Validation of remote assessment of preschool children's anthropometrics and motor skills
Frontiers in Digital Health
Introduction: Remotely delivered treatment and research procedures were rapidly adopted in response to the COVID-19 pandemic. However, it is unclear if these measures are valid. The purpose of this study was to compare the validity of anthropometry and motor skill proficiency measurements collected in a remote-setting to in-person setting among a sample of children ages 3–4 years. Methods: Child anthropometry and motor skill performance were measured in-person by trained assessors and by parents at home with remote supervision via videoconference by trained assessors. The following measures from the National Institutes of Health Toolbox were collected: anthropometry (height and weight), manual dexterity/manipulation (9-hole pegboard), motor coordination and agility (supine timed up and go), lower body strength (standing long jump), and postural stability (one-leg standing balance). Differences in expert and parent-based measurements were assessed using Bland-Altman plots, paired samples t-tests, and Pearson correlations. Results: A total of n = 14 children completed the assessments. No significant differences were observed between measurement locations for weight and motor skills (p >.05). Remote measurement of height (M = 101.1 cm, SD = 5.40) was significantly greater than in-person measurements (M = 98.2 cm, SD = 5.16); p <.0001. Discussion: Remote measurements of motor skills and weight are valid assessments for researchers and clinicians to utilize in young children. Remote assessment with guidance offers comparable and valid estimates as in-person assessment, potentially offering a solution to resource-constricted barriers in research and access to care. There is an opportunity for researchers to fine-tune remote height and individual-level assessment strategies.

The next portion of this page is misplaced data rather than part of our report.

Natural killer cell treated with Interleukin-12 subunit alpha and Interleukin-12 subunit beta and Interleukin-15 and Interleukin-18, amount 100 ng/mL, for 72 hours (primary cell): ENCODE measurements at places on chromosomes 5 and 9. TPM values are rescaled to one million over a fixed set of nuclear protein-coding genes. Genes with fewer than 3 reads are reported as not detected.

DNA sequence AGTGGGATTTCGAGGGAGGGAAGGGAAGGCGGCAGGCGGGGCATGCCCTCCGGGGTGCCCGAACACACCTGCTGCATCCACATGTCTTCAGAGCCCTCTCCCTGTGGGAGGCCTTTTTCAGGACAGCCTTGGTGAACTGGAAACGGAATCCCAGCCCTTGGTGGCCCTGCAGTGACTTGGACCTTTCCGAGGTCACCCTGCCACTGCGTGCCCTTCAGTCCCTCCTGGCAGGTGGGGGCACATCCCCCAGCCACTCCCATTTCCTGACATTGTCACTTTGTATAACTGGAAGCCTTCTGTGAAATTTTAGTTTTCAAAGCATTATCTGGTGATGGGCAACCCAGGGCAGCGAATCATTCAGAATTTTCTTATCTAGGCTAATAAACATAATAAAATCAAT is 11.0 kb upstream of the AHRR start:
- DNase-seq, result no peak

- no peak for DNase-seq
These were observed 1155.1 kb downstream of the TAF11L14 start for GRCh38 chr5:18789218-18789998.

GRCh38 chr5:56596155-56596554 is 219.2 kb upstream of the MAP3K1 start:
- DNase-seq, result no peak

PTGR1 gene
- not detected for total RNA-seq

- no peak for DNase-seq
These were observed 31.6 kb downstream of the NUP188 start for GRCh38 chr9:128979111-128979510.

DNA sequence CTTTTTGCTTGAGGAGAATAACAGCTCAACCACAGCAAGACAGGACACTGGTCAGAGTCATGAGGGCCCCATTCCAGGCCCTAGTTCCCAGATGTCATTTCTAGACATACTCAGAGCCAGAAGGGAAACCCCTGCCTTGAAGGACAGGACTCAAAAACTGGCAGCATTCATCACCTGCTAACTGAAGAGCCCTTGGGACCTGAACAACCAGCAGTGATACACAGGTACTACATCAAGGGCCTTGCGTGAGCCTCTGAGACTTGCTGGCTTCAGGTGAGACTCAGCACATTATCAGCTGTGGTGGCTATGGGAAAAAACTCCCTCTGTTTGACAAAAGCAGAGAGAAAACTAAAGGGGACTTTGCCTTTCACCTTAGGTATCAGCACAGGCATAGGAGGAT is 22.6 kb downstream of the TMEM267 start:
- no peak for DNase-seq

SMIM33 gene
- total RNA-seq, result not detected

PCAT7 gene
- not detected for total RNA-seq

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National Institutes of Health